Tuesday, December 21, 2010

Could someone turn on a light, it's really dark outside.

In the northern hemisphere, today is the Winter Solstice, the shortest day of the year and the longest night.

It's officially the first day of winter and one of the oldest known holidays in human history.

Also a lunar eclipse will occur on the shortest day of the year for the first time since 1638.

Anthropologists believe that solstice celebrations go back at least 30,000 years, before humans even began farming on a large scale. The stone circles of Stonehenge were arranged to receive the first rays of midwinter sun.

It is therefore a good time to do things you wouldn't want the sun to hear about. The Pagans, for example, wisely celebrate their Yule holiday on the Winter Solstice.

Ancient peoples believed that because daylight was waning, it might go away forever, so they lit huge bonfires to tempt the sun to come back. The tradition of decorating our houses and our trees with lights at this time of year is passed down from those ancient bonfires.

In Ancient Rome, the winter solstice was celebrated with the festival of Saturnalia,

during which all business transactions and even war were suspended, and slaves were waited upon by their masters.

Hey, Get Naked, Paint Yourself Blue and Dance around the Fir Tree. It's party time!!!

December 21, 1932 -
The movie musical Flying Down to Rio premiered on this date.

Fred Astaire and Ginger Rogers, although minor players in the film, danced in their first joint movie together

December 21, 1937 -
The first feature-length color & sound cartoon Walt Disney’s Snow White and the Seven Dwarfs, premiered on this date.

The animation took over two years and a then astronomical $1.5 million to create. Disney had to mortgage his house to pay for the film's production.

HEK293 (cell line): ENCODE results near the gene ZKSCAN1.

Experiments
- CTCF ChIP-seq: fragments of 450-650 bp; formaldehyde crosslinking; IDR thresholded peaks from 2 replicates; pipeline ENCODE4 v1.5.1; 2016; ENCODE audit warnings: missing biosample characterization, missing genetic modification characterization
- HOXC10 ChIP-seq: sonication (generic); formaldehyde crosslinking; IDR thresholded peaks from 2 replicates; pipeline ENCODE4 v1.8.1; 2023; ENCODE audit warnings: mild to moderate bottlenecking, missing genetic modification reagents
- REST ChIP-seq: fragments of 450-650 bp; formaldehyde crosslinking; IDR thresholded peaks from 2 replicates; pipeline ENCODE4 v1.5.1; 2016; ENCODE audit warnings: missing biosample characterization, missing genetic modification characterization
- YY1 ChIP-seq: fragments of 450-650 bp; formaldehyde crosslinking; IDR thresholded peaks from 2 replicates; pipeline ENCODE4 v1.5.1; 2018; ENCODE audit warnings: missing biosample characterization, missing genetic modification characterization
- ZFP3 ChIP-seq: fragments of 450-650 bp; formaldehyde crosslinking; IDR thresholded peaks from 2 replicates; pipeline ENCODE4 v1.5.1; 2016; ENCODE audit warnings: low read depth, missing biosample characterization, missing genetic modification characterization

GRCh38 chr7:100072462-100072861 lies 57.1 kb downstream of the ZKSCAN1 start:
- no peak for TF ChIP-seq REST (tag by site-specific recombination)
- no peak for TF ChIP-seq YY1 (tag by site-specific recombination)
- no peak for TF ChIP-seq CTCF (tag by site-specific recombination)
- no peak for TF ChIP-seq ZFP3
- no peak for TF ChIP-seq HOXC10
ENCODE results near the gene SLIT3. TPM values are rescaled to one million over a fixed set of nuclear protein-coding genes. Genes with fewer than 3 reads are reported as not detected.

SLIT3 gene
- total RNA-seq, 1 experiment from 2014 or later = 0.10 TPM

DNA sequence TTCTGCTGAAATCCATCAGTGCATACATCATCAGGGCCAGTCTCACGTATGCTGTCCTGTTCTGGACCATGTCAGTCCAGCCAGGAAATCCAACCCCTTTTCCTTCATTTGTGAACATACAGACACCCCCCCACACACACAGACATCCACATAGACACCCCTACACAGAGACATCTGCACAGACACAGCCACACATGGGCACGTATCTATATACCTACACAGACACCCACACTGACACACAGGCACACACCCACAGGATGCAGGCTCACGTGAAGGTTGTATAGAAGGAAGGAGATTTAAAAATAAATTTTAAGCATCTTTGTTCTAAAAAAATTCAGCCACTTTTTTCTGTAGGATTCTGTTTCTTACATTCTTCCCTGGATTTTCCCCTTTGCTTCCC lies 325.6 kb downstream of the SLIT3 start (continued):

December 21, 1940 -
Another classic Porky Pig cartoon, The Timid Toreador, premiered on this date.

Hot?! Who's afraid of hot?

December 21, 1959 -
The Orpheus legend set in Rio de Janeiro, Black Orpheus, premiered in the US on this date.

Another great thing in this classic of world cinema is the fabulous music by Luiz Bonfa and Antonio Carlos Jobim.

Today in History -
The pilgrims landed on Plymouth Rock on December 21, 1620 (Their stepping ashore onto a large rock that later became known as the Plymouth Rock probably is a myth .) Their boat was the Mayflower.

They wore black and white clothes with big shiny buckles.

The crew of the ship did not have enough beer to get to Virginia and back to England so they dropped the Pilgrims at Plymouth Rock to preserve their beer stock.

December 21, 1914 -
The first feature-length silent film comedy, Tillie's Punctured Romance, was released on this date.

Marie Dressler, Charlie Chaplin, Mabel Normand and Mack Swain appeared in this six-reel, feature-length comedy.

December 21, 1945 -
World War II General George Patton dies in a car accident at Heidelberg, Germany on this date.

Patton was investigating the theft of Nazi gold by US Army men at the time.

December 21, 1970 -
Paranoid, alcoholic President Nixon meets with prescription drug addict Elvis Presley at the White House to discuss The King's becoming a special drug enforcement agent.

He presents Nixon with a pistol, and receives a special DEA badge in return.

December 21, 2012 -
The Mayan "long count" calendar is based on great cycles of 5125 years, the current cycle ending on this day in 2012.

Endings of cycles are punctuated by cataclysmic singularities on a deluge scale, so be prepared. This is the end of time!